’Tis the season to beat the chilly dark nights with twinkling lights, flickering candles and a warm glow that’ll make your winter wedding the equal of any summertime do, finds Olivia Simpson
As any of my friends would testify, I’m just not a winter person. Try as I might, I can’t get excited about long dark nights and freezing cold mornings, and no, not even the Starbucks Christmas menu can help.
That being said, I know many people fall into the opposite camp, waiting half the year for the first signs of ‘sweater weather’ and the promise of cosiness it brings. Add to that the fact that, post-lockdowns, many couples are considering off-season dates, and the time felt right to take a deep dive into how to decorate your venue in the colder months. So whether you’re something of a Scrooge like me, or a bona fide winter fanatic, read on to learn some tips from the experts to help you deck those halls at wintertime.
Light me up
According to our experts (and the many hundreds of Pinterest pages dedicated to wintry weddings), if you really want to create a warm and welcoming atmosphere, start with the lighting. “If there’s one element of venue decor you should be investing in, it’s lighting, without a doubt,” says Kate Hart from decor specialists Get Knotted. “By asking your stylist to include warm fairylights (and plenty of them), you will be able to make larger spaces (which can otherwise be perceived as chilly) feel snug and inviting.”
A little extra care and attention will pay dividends, as Kate continues: “Go as far as considering the colour of your lighting. Golden-toned rather than pure white light is a better choice, and there has to be enough of it to make a real impact. We use colour-filtered uplighters to wash stone barn walls with warm light, instantly transforming a colder space into a comfortable place to relax and celebrate.”
Alison Bell of venue stylists Frill Factory recommends a mixture of lanterns, tapered candles and fairylights to make an empty space feel moody. “This will also mean that there are lights at different heights in the space, which will add an extra layer of visual interest,” she explains. And she agrees that getting the lighting right is a crucial point: “Adding candles is always a sure-fire way to create ambience in any environment. And if they smell good, I think it adds just that little bit extra!”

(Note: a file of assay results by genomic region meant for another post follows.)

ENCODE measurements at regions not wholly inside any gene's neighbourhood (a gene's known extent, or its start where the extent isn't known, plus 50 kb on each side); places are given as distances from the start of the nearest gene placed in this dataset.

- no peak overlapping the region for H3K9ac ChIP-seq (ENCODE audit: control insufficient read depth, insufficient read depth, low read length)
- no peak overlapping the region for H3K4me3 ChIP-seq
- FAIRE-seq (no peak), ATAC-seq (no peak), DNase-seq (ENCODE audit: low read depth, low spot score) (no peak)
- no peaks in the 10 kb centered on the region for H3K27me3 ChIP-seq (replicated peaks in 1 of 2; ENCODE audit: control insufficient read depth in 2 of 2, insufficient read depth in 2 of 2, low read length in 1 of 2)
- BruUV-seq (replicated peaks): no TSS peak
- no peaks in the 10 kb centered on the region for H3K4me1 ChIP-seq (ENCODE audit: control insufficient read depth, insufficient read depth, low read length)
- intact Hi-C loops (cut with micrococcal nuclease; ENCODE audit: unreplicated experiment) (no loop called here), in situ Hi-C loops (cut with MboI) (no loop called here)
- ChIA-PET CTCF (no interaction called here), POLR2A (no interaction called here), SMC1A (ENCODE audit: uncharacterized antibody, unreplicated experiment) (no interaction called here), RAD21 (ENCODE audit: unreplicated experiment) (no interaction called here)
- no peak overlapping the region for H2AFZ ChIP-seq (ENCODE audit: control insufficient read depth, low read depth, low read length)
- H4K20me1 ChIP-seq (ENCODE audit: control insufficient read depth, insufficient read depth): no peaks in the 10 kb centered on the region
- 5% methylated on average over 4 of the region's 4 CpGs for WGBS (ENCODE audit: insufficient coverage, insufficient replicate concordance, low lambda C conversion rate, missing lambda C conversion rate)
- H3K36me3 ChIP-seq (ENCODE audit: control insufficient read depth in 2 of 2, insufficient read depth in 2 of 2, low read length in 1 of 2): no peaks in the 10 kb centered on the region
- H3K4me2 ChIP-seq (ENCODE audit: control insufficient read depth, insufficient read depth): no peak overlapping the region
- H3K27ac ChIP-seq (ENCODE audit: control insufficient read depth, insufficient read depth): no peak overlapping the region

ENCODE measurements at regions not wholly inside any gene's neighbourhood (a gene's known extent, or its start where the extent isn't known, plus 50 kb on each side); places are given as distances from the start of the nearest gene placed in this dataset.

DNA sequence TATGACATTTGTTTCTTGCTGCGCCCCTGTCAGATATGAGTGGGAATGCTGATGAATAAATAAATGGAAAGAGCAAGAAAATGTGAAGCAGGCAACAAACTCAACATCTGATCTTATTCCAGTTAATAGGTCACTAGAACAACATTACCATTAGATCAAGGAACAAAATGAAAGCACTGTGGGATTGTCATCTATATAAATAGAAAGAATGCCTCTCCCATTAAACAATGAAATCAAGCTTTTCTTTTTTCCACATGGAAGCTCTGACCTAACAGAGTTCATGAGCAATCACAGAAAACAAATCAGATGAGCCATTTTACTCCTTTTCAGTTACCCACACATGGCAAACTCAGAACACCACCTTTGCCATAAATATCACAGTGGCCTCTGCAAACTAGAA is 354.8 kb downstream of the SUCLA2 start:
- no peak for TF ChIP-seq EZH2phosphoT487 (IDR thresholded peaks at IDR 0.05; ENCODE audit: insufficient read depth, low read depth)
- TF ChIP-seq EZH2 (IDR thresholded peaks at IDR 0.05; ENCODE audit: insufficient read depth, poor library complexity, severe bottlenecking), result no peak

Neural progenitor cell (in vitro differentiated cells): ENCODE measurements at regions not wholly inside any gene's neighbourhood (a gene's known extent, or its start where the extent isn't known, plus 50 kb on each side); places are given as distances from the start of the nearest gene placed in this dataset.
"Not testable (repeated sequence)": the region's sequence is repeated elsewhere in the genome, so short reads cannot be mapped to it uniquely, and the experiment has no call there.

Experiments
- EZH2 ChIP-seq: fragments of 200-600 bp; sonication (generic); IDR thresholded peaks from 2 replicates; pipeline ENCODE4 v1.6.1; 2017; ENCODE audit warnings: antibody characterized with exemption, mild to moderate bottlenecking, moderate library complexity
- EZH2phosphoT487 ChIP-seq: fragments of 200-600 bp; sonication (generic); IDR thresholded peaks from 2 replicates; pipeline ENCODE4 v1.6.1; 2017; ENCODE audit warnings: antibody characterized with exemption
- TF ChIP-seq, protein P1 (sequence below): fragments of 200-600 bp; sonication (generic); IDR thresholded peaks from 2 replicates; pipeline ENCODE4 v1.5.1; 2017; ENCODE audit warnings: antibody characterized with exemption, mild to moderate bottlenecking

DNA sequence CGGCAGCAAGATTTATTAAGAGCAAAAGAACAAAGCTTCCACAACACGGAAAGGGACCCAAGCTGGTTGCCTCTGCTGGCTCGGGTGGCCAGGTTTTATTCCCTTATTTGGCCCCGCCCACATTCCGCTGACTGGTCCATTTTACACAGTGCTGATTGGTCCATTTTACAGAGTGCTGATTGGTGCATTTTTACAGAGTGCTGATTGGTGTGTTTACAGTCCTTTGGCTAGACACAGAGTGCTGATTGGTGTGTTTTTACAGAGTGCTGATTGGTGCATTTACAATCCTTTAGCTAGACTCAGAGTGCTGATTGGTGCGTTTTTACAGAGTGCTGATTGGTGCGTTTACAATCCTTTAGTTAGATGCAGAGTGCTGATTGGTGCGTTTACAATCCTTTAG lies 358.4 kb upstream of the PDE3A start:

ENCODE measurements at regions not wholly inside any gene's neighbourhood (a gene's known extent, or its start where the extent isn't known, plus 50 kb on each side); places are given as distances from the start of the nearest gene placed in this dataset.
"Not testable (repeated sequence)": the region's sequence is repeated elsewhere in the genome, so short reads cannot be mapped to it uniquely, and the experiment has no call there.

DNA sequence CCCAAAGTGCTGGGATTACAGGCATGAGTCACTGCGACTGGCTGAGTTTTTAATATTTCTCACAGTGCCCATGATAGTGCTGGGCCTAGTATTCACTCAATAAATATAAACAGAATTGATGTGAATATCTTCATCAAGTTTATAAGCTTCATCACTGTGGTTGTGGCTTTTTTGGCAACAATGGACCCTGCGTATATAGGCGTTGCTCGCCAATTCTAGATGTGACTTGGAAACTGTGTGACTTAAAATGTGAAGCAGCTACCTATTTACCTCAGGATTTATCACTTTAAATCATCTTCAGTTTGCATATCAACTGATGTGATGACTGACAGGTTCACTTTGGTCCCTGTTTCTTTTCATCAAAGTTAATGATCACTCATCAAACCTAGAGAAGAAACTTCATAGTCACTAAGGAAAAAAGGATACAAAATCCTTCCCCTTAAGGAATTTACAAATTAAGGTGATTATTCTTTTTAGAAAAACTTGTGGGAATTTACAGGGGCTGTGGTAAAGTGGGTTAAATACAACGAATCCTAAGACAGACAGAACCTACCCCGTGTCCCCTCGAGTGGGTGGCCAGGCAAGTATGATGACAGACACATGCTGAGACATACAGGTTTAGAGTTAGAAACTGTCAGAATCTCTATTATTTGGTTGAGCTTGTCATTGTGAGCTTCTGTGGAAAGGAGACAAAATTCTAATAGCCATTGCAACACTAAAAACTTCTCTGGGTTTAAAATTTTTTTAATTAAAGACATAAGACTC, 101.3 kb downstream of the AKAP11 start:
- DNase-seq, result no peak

Do check, however, that your venue is happy for you to use real candles, as some older properties, particularly castles and stately homes, may not allow them for safety reasons.
You don’t need to do a total overhaul of your venue to get it ready for winter nuptials, argues Kate: “Use plenty of cushions, cosy throws and masses of candlelight and you’ll be able to warm up even the draughtiest of spaces. In larger rooms, our bespoke drapes in all sorts of fabrics can be used to partition spaces to make them smaller and toastier.”
Baby it’s (not so) cold outside
Think outdoor set-ups are only for summer? Think again – they just need a little more consideration when the temperature drops. “For outdoor relaxation spaces, cushions are a must-have, mixed with some patterned and faux-fur rugs,” advises Alison.
Kate also suggests layering on the soft furnishings when creating an inviting outdoor area. “You might also make use of fire pits, which always put a smile on people’s faces. Add a supply of marshmallows to toast over the flames and you’ll have warm and happy guests.”
It’s highly likely the sun will set shortly after you say ‘I do’, so it would be remiss of you to forget about illuminating those snuggly open-air spaces you’ve gone to such lengths to design.
“Outdoor lighting is massively important if you’re going to tempt people away from the bar or the dancefloor,” observes Kate. “Professional lighting companies will spotlight the entire façade of a building for an eye-catching display, but if this is beyond your budget, you can make an impact by lining pathways with lots of glowing lanterns, or set up a pair to stand at either side of the entrance.
“Our shepherd’s crooks are sometimes used with festoon lighting to guide guests along darker paths or between buildings. Even better, line a path with pretty lanterns hanging from crooks. You could also dress trees with hanging jars filled with tea lights for a pretty backdrop.”
You might not think it, but seating can make a meaningful difference to the feel of your space – just imagine trying to coorie down on a perspex chair or a bare wooden bench.
Alison suggests mixing materials for a tactile effect that ups the snug factor while adding interest and depth: “Wicker mixed with velvet seating is always a way to make a space feel decadent and modern,” she says.
Kate has similar advice: “Add in sheepskins rugs for texture and warmth. Again, we use lots of soft furnishings for chillout spaces including rugs underfoot, cushions and throws. Your guests will also appreciate hampers of warm wraps for them to help themselves to. If they’re toasty, they’ll be happy to embrace the evening ambience.”
If there’s one thing Kate is keen to impart when it comes to styling a venue for winter, it’s to experiment: “There are no rules! The right combination of furniture, lighting and styling can make the coldest of evenings sparkly and warm.”